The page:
Romney's plan looks similar to one Sen. Pat Toomey (R-Pa.) proposed last year during the failed super committee's deficit reduction talks. Harvard economist Martin Feldstein also proposed the idea recently. The advantage, both noted, is that by setting an overall cap instead of wading through each individual deduction, lawmakers could try and blunt opposition.
"Obviously if you go after any one particular feature in the tax code, it's there because a special interest put it in there and will defend it very aggressively," Toomey said in an interview today.
Toomey praised Romney for floating the idea.
"It's the logical and sensible mechanism that allows you to lower marginal rates and lowering marginal rates is the necessary pro-growth aspect of tax reform," Toomey said. "If you put a cap on the itemized deductions as a category, you allow people to choose among the individual deductions they might prefer to take and you don't go after any particular one."
Toomey acknowledged that some would pay more.
"Any time if you make any changes to the tax code and you do it in a way that's overall revenue neutral, necessarily some people are going to pay a bit more and some people are going to pay a bit less at first blush," Toomey said.
But he argued that the benefits to growth from lowering rates would be substantial, with similar tax reform plans repeatedly getting bipartisan support.
Toomey also insisted that the plans can be tweaked in various ways to make sure the rich continue to pay the same share they do now.
"Mitt Romney has been abundantly clear, he is not going to support a tax reform plan that raises taxes on the middle class, and there's no reason to doubt that," Toomey said.
It will take more, however, to convince experts that Romney's numbers add up.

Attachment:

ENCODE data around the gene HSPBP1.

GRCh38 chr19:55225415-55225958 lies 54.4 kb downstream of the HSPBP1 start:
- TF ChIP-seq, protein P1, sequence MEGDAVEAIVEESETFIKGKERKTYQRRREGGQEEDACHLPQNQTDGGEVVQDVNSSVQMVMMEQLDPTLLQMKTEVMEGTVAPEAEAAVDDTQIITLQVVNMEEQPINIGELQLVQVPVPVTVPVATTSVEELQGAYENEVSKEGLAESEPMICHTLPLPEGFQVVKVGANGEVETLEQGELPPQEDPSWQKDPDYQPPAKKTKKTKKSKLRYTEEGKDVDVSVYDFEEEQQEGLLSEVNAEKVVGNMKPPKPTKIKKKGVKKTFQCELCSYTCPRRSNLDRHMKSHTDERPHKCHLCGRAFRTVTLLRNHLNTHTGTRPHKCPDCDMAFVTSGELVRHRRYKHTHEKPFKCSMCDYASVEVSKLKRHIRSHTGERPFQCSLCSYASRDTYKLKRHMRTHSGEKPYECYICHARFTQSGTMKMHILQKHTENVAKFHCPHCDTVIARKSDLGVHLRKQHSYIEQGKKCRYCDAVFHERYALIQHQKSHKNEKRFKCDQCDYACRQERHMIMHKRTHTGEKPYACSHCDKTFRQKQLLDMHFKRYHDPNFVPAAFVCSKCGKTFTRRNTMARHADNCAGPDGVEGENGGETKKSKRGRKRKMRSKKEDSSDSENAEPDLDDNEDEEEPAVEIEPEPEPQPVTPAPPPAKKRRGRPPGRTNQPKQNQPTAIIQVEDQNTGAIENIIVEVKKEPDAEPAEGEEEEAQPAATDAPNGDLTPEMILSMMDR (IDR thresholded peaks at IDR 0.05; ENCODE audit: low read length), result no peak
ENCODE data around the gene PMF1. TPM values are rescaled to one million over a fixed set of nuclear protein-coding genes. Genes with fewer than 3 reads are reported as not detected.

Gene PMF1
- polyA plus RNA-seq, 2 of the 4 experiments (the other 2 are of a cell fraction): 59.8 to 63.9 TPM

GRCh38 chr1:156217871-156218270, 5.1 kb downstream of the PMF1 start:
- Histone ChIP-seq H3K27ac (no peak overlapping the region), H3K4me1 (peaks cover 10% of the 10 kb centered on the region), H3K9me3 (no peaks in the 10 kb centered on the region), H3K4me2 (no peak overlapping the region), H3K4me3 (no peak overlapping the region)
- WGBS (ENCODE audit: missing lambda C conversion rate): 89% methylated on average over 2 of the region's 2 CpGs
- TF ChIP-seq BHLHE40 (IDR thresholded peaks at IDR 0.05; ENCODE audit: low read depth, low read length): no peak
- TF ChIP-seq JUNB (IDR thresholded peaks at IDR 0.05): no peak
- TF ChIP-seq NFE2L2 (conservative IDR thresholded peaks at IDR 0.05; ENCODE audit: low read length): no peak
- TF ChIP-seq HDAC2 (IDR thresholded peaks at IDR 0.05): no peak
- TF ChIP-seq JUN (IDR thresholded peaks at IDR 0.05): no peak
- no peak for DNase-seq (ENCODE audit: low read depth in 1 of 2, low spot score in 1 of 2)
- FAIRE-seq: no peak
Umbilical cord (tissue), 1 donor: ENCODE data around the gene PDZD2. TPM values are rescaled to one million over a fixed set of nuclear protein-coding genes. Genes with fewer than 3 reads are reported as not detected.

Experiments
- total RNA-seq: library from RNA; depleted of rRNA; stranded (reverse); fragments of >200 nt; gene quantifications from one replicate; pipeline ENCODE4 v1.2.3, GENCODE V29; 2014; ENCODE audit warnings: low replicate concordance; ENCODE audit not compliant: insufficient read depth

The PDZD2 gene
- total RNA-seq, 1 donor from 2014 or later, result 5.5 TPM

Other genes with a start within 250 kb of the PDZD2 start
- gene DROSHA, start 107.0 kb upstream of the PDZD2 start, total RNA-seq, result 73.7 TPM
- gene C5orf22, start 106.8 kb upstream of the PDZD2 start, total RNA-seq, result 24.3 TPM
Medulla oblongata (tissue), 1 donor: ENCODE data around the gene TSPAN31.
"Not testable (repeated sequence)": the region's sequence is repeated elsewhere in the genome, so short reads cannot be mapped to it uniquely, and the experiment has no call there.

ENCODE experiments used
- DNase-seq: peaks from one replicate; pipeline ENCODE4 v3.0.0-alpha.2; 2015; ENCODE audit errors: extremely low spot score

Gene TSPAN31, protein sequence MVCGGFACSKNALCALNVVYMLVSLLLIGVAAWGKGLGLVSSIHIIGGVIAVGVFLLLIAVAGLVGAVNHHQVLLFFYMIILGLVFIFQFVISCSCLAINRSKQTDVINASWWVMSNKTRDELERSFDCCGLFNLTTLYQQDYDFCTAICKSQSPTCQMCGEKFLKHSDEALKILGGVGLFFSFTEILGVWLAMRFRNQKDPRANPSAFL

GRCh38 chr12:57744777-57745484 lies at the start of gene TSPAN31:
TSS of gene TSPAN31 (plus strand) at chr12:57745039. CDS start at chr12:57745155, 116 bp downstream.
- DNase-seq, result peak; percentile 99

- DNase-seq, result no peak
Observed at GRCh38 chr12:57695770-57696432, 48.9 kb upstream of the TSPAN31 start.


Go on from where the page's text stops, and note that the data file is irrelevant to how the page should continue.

The plan to cap tax benefits is "not enough to pay for the rate cuts for the rich," let alone the additional rate cuts for low and middle-income earners that he has proposed, said Roberton Williams, an Urban Institute senior fellow who is associated with the Tax Policy Center.
Williams pointed out that the Tax Policy Center had run an earlier analysis of Romney's plan and concluded it would result in a large tax cut for the rich, even if it took a more aggressive approach to reducing their tax benefits. The reason is that households that earn millions of dollars typically benefit more from reduced tax rates on investment income - which Romney has pledged to preserve - than they do from breaks such as the mortgage interest deduction.
Williams noted that Romney would have a much easier time selling his plan as mathematically possible if he said he wanted to reduce tax rates by an unspecified amount, rather than by 20 percent specifically.
So far, the Romney campaign continues to insist that a 20 percent across-the-board cut is achievable, but has not provided any arithmetic of its own to show how that is possible, referring instead to friendly analyses by the American Enterprise Institute and others.
The AEI analysis, however, relied on the possibility of higher growth projections to argue that it's possible the rich wouldn't benefit.
That interpretation wouldn't pass muster with official, nonpartisan Congressional budget scorekeepers, however.
Sen. Kirsten Gillibrand, D-N.Y., speaks with reporters following a vote in the Senate. Gillibrand’s proposal to remove military commanders from the process of reviewing sexual-assault cases was left out of the bicameral deal on the defense authorization bill, but the senator is pushing for a vote on her plan soon.
Each year since 1990, CQ Roll Call has reviewed the financial disclosures of all 541 senators, representatives and delegates to determine the 50 richest members of Congress. This year's report, derived from forms covering the calendar year 2012, shows it took a net worth of $6.67 million to crack the exclusive club.